Ichi-Riki is an odd establishment. It’s a bit Alice in Wonderland, in that you probably won’t find it unless you’re looking for it. The doorway to this elusive eatery is on Strutton Ground, a small street in which five stalls constitute a market at lunchtimes. Time Out thinks it’s a real market. It isn’t.
Even if you do find Ichi-Riki, you’re starving hungry and you fancy some sushi, you’re pretty unlikely to enter. This is because Ichi-Riki’s entrance is probably one of the most unwelcoming in the history of the world, the universe, and everything.
It’s a dingy little doorway leading down a dingy staircase to a dingier looking front door. You can’t see into the restaurant. The staircase is clothed in a range of faded, Microsoft word adverts showing pieces of sushi with Japanese writing scrawled beneath. It’s a bit sushi house meets underground crack den… but don’t be put off. Because the brave will be rewarded at Ichi-Riki.
The restaurant, once located, is bite size. There’s about six tables and a long sushi bar. The decor is questionable, and you can hear exactly what your neighbours are saying. This isn’t usually ideal unless you get lucky, as we did on our visit, when we were seated beside two people obviously on a first date in which the female, clearly pissed, felt obliged to inform the entire restaurant, for the duration of the meal, of her superior knowledge of Japanese cuisine. It got to the point where she entered the kitchen to obtain a specific spice which she informed her partner would ‘really bring out the taste of the sesame seeds’. He looked like he wanted to die. It was fantastic.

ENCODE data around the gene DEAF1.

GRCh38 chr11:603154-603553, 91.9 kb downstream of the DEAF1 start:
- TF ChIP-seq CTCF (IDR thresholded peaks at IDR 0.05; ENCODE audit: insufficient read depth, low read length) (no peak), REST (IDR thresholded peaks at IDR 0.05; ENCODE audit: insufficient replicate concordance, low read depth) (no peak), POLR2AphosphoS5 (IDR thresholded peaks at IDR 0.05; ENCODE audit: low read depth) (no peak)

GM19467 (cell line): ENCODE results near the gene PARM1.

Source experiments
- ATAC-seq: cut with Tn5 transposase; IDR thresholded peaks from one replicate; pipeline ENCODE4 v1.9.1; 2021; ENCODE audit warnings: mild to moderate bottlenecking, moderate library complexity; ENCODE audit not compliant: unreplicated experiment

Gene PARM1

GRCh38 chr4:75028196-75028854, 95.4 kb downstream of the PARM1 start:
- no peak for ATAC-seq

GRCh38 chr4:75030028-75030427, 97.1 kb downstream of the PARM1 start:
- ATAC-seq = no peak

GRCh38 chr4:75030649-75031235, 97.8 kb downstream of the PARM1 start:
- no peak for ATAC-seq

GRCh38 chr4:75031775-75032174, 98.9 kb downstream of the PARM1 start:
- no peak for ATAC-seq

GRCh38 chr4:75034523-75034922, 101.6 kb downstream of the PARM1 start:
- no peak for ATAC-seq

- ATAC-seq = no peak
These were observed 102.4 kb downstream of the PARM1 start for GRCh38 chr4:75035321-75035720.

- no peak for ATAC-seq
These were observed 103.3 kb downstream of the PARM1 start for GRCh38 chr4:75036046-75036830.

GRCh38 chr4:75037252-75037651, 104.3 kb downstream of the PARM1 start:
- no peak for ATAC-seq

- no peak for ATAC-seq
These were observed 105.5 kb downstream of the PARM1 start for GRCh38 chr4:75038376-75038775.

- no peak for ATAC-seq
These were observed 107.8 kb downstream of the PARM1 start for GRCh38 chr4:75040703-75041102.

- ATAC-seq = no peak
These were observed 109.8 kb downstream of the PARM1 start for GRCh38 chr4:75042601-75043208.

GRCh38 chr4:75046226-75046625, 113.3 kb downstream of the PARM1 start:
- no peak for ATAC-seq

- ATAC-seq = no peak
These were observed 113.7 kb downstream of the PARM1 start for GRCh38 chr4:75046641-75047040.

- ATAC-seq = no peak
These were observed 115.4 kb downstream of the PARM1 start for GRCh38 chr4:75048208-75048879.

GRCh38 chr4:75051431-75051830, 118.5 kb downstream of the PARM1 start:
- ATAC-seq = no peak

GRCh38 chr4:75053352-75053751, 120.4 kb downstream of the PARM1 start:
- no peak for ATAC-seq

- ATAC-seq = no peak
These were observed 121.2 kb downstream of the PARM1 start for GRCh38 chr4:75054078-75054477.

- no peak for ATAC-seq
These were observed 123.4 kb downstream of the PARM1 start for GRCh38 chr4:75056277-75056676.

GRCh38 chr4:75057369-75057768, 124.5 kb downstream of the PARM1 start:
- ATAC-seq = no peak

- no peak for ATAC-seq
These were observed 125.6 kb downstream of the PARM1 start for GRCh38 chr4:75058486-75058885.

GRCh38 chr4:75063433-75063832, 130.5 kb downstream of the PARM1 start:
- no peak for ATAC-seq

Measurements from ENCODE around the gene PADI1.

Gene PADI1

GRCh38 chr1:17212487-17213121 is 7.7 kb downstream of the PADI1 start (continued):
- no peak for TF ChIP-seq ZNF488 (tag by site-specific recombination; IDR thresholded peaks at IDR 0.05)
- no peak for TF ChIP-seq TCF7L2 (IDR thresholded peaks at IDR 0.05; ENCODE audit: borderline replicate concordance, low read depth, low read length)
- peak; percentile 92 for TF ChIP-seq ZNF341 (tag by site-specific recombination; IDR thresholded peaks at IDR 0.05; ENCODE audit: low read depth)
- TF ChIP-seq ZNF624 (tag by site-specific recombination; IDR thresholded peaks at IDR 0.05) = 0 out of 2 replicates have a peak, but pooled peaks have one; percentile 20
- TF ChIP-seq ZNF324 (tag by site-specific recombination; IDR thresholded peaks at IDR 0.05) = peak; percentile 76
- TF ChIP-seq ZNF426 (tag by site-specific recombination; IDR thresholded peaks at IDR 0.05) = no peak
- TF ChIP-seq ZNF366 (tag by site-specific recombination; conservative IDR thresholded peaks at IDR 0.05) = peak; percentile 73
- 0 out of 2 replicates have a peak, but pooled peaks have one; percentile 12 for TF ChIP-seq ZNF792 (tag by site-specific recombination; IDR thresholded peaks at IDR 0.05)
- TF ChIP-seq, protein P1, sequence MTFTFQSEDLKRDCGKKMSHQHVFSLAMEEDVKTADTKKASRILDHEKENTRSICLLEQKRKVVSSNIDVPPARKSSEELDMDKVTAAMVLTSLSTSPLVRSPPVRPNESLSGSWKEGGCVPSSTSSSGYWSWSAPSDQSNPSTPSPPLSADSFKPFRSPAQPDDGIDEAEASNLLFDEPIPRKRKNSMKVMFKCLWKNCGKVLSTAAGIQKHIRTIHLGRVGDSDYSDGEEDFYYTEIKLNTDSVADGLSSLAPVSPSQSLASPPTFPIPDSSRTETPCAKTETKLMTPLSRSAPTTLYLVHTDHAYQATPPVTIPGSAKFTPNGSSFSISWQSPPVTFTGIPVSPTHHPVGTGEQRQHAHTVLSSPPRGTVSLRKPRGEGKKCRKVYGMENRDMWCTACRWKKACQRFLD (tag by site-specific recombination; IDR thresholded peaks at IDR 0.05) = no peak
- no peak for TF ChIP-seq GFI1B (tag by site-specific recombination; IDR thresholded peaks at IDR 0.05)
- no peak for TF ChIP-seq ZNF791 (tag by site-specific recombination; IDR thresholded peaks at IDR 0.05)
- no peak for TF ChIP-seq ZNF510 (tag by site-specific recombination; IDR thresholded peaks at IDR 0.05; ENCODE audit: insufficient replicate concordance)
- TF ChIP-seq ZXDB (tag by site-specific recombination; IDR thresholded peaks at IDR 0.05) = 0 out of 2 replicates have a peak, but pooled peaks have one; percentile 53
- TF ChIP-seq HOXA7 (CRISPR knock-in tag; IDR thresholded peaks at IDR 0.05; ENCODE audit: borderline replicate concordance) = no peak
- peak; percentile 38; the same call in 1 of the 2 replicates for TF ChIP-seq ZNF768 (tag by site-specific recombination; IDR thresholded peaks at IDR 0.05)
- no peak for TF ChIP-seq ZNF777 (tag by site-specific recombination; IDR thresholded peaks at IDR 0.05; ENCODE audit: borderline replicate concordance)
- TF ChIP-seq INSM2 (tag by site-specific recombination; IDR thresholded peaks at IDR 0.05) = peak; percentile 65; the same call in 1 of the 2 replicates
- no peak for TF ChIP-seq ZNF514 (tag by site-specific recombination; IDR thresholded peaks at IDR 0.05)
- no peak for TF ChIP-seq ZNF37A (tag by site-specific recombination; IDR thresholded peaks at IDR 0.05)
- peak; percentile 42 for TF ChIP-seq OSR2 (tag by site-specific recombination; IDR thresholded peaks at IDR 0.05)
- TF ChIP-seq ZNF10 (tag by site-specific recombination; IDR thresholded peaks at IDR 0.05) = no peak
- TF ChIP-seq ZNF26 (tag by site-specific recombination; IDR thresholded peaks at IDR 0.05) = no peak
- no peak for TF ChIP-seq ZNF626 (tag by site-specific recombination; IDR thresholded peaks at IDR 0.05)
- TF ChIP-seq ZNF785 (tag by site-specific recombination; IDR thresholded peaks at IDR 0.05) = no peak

Anyway enough about the mating rituals of morons and imbeciles… on to the food. Ichi-Riki serves a wide range of sushi, sashimi and other Japanese dishes, including a couple of meat options. The meal deals are very good value for money, however unlike most sushi restaurants here you’re also able to order a la carte without having to sell your house the next day.
I opted for the Ichi-Riki Special, not expecting much as by now I’d pretty much made my mind up that this wasn’t a fine establishment. I was forced to eat my hat though when the food arrived, all beautifully presented and colourful. A variety of nigiri including salmon, tuna, sea bass and squid were accompanied by six pieces of salmon roll, salmon sashimi and salad. Fresh, melt in the mouth deliciousness. The only thing I wasn’t sure about was the pickled mackerel which I presume to be a refined taste held only by those who have unfortunately had their tongues removed in some horrible accident.
Boy chose the ‘Yakitori’ set, a meal of grilled chicken skewers with yakitori sauce with rice and house salad. The chicken was moist and tender with a sweet sticky sauce – rich yet great.
The mains were accompanied by miso soup, which seems pretty tricky to get wrong but was a hell of a lot better than those of big chains serving mass produced conveyor belt fare. Drinks are inexpensive, with wine from £3 per glass (unheard of in the area) and service is faultless.
The Verdict: A hidden gem. It’s not ‘cool’, it’s definitely too small and there’s no neon, but the quality of the food and the prices make it worth every penny. Be brave, give it a try.
17B Strutton Ground